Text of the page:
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Thursday, November 23, 2017

In Other Words: A Thanksgiving Memory About Geese and Other Peculiar Things

Geese sunning themselves on our shore. They are safe.
The geese arrived about about two weeks before Thanksgiving. Dad devised a temporary pen for them in the old garage behind the house. The birds were huge to my 10 year old eyes. They were fearful and fascinating.  The birds squawked when we toss feed to them. Then they charged us because we still held some more feeding our little hands. I wasn’t too particularly fond of these birds.

The odor of the garage became more, I don’t know, gamey. I couldn’t smell the lumber that dad kept there for his carpentry projects or the oily lawnmower or musty boxes of holiday decoration. Its function had changed. It was now a barn. A barn in the heart of the city. A barn in the middle of a neighborhood.
What did I know about raising geese? Nothing.
What did my father know about raising geese? Nothing.
What did anyone in the neighborhood know about raising geese? Nothing.
But that didn’t stop my father.
You see, these geese were going to be Thanksgiving dinner.

But before you think my father was some kind of kook - and perhaps he was - you have to know that the neighborhood was full of eccentrics. One neighbor couple had almost 50 cats. She called them her “babies.” Another neighbor had an alligator, a boa constrictor, and an exotic parrot and he would bring them all outside on warm days much to the delighted fear of us children. And another neighbor has a pet monkey - an animal that often got loose and ran along soiling full clotheslines trying to escape into the city jungle. So a garage with a couple of geese seemed pretty tame by those standards.

We became the new attraction for the street. A destination point. Every day kids stopped by to see the geese and they always asked the same question - “What are you going to do with those geese?”  And Dad always replied, “Eat them.”

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A couple of days before the holiday, Dad tied a section of clothesline rope to them and took them for a walk up the street toward the local park. He became an instant Pied Piper. A gaggle of kids appeared. They followed up and then the street. The geese and their human goslings all in a row. The gosling squawk went something like this.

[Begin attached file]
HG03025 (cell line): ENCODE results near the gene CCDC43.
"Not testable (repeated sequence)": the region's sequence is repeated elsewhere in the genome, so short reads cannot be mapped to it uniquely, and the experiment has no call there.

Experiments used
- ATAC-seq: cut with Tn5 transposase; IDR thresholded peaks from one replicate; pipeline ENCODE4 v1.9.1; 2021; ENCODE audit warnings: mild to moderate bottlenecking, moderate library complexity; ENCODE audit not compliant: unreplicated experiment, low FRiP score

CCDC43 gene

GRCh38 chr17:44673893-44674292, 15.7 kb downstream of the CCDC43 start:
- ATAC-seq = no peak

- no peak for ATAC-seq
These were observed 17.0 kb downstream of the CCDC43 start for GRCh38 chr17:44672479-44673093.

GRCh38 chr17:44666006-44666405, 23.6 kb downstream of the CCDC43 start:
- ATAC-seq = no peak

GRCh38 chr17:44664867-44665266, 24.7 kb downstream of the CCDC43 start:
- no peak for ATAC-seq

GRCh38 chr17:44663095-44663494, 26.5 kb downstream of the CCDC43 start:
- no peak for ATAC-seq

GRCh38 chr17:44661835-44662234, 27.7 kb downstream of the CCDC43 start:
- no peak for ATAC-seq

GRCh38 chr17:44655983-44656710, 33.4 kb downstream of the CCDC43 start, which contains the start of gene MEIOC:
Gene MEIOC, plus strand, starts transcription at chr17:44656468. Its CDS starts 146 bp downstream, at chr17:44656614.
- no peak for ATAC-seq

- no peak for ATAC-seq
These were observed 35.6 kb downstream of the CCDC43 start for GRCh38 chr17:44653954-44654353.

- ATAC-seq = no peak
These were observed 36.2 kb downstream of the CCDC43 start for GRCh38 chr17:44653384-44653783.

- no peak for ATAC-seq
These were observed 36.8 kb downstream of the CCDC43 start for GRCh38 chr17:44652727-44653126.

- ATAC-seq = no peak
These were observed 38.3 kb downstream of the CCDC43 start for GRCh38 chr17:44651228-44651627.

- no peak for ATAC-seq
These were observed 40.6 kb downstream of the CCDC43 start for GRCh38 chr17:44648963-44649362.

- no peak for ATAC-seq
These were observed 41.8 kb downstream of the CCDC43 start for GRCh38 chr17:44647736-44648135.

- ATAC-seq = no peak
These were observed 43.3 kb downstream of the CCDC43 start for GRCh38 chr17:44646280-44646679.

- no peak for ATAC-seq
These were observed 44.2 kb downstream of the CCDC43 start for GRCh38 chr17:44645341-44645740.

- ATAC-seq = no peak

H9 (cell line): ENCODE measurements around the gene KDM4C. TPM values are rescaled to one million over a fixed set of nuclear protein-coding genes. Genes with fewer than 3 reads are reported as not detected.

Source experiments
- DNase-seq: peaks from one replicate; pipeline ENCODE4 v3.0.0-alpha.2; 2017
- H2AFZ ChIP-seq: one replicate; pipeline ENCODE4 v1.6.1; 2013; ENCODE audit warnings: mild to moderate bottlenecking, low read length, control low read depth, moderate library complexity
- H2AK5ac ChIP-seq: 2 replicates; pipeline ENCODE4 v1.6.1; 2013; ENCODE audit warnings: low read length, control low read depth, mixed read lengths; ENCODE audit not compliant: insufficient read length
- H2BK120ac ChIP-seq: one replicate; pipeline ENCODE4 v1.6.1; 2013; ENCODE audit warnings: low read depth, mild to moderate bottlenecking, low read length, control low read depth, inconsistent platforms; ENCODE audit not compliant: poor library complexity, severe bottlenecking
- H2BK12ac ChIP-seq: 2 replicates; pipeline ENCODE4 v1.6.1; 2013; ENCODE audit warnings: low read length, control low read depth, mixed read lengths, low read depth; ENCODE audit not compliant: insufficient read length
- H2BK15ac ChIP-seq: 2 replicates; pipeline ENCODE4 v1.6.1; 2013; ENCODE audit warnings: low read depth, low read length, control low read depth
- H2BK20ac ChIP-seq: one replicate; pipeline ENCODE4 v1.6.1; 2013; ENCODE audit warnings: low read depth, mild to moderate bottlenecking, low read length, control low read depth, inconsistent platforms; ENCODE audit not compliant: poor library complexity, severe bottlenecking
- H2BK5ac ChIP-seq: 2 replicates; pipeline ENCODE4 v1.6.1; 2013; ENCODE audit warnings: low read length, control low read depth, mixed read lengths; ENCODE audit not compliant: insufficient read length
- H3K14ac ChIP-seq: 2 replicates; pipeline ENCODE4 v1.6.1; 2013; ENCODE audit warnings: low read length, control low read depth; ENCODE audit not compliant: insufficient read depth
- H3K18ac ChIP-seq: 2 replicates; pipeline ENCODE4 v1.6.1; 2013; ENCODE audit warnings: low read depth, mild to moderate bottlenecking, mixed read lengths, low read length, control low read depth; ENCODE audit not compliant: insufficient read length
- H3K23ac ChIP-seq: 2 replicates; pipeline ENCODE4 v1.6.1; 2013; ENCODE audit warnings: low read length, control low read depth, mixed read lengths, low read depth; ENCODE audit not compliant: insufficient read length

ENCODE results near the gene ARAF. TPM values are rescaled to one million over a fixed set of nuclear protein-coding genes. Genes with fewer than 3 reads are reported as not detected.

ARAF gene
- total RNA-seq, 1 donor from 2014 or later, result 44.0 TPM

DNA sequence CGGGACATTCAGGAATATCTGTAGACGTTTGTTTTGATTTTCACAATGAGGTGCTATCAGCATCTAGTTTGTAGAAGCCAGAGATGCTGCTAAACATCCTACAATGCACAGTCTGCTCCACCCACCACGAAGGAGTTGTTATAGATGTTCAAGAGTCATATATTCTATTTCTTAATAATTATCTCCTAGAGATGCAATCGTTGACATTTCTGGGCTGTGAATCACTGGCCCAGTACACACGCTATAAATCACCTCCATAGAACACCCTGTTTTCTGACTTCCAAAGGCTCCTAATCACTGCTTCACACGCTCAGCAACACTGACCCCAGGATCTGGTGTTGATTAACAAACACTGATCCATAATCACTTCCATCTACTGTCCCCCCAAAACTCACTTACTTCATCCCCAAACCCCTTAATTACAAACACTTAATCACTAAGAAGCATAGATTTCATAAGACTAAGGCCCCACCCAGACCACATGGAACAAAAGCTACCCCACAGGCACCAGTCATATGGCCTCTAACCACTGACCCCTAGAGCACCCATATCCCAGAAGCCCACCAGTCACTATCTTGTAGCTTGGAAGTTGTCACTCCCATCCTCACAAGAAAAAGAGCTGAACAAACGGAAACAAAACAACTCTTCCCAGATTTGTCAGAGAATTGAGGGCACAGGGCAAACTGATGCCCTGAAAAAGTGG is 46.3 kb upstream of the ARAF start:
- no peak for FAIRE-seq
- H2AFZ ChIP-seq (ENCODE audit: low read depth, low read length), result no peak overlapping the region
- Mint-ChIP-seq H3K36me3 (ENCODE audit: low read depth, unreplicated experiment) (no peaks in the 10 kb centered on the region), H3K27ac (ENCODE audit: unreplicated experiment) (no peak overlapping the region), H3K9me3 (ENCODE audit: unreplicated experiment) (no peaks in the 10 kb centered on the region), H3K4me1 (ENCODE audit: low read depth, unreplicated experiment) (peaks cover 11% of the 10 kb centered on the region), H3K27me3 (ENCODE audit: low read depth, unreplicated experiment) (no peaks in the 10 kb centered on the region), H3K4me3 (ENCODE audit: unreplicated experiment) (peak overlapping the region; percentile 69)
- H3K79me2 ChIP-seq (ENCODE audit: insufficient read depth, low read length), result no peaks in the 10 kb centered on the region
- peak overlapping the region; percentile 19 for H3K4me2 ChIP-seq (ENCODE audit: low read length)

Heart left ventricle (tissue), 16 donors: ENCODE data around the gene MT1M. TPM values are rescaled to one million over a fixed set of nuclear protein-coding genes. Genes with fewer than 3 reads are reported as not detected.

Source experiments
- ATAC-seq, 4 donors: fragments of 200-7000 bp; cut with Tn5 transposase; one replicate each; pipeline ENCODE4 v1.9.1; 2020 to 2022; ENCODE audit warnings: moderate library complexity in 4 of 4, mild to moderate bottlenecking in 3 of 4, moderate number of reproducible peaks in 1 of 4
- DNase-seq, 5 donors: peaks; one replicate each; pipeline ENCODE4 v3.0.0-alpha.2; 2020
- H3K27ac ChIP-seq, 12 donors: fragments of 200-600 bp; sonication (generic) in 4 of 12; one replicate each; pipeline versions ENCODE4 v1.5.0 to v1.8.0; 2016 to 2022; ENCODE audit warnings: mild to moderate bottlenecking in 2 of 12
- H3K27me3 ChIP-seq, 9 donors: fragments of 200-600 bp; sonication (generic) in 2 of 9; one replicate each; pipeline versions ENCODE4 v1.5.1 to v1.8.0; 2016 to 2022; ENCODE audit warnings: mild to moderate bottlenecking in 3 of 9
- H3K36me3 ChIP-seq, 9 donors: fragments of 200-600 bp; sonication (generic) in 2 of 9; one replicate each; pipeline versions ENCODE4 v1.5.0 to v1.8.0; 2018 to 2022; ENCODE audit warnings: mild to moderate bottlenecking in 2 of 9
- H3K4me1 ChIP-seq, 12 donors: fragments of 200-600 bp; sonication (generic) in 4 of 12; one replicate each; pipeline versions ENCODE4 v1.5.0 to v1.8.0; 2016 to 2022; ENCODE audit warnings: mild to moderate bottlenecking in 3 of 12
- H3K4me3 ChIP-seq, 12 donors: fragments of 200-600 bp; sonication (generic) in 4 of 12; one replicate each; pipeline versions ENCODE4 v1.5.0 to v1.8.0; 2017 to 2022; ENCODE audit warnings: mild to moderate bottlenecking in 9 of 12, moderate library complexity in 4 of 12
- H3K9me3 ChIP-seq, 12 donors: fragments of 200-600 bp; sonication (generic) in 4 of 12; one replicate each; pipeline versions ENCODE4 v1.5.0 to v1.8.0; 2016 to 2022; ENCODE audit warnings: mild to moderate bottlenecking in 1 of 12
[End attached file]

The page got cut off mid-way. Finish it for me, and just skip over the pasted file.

“How do you kill them?”
“How do you get the fathers off?”
“Do you cook them with the feathers?”
“Can I have some feathers?”
“What’s it taste like?”
“Did you name them?”
“Can I pet one?”
“Will it bite?”

And on and on. Dad was clearly pleased by the attention. He was the talk of the neighborhood. “You know, Charlie has a couple of geese in his garage that he plans to eat on Thanksgiving” was the common conversational thread. and it went on from there.

News spread quickly when it was time to slaughter the geese. A flock of kids formed a semicircle around the old oak trees stump next to the garage.  Dad sharpened a hatchet. A dark silence appeared as Dad brought the first goose to the chopping block.  I could hear people gulp their fear. Hearts pounded.
Dad stretched to neck over the stump, quickly raised the hatchet, and with intense speed and strength he brought the blade down. As Dad raised the hatchet, the hands of kids rose to cover their eyes.  But then two fingers spread so one eye could examine the carnage while the hand covered the other eye for safety’s sake.  Thwack! The sound reverberated through the garage, across the ravine in the back yard where the echo lived, and through our minds.

Blood squirted out into the yard and down the stump. Dad tied the feet together and hung the bird upside down on the garage door. The rest of the blood would have to drain before the next step in the recipe.

The scene replayed with the second bird, but with resistance. Dad had to chop twice.

Kids turned away and walked home. The excitement had turned dark and even solemn. They left the sacrificial stump altar to go home. The neighborhood was quiet.

Skip forward a few steps. My job was to pluck remaining feathers. Dad handed he a pair of pliers and said, “Make sure you pluck every feather, d’ya hear?” I heard even though I didn’t want to. But I pulled every leftover feather from both birds. Mom prepared them, cooked them, and presented them with the rest of the Thanksgiving feast.

I had a hard time eating that goose. It was my first time to follow food through the process. Before that, I guess, I thought food came from the store.  The bird was oily, gamey, tough. I really didn’t want to eat it. Thank goodness Mom said, “This isn’t very good.” That gave us five children permission to push the bird to the outside of the plate. Besides, we lived for pumpkin pie.

Dad, on the other hand, seems to savor the moment. Whether he ate more because he thought it was good or if he wanted to follow this project to the end I will never know.

Even though I long perceived this as a disastrous holiday, it was a Thanksgiving that I am now grateful for. Dad provided us with food and an adventure and a lesson - that is if you don’t try, you never know.  It is now a part of family legend. But I still can’t bring myself to eat a goose.

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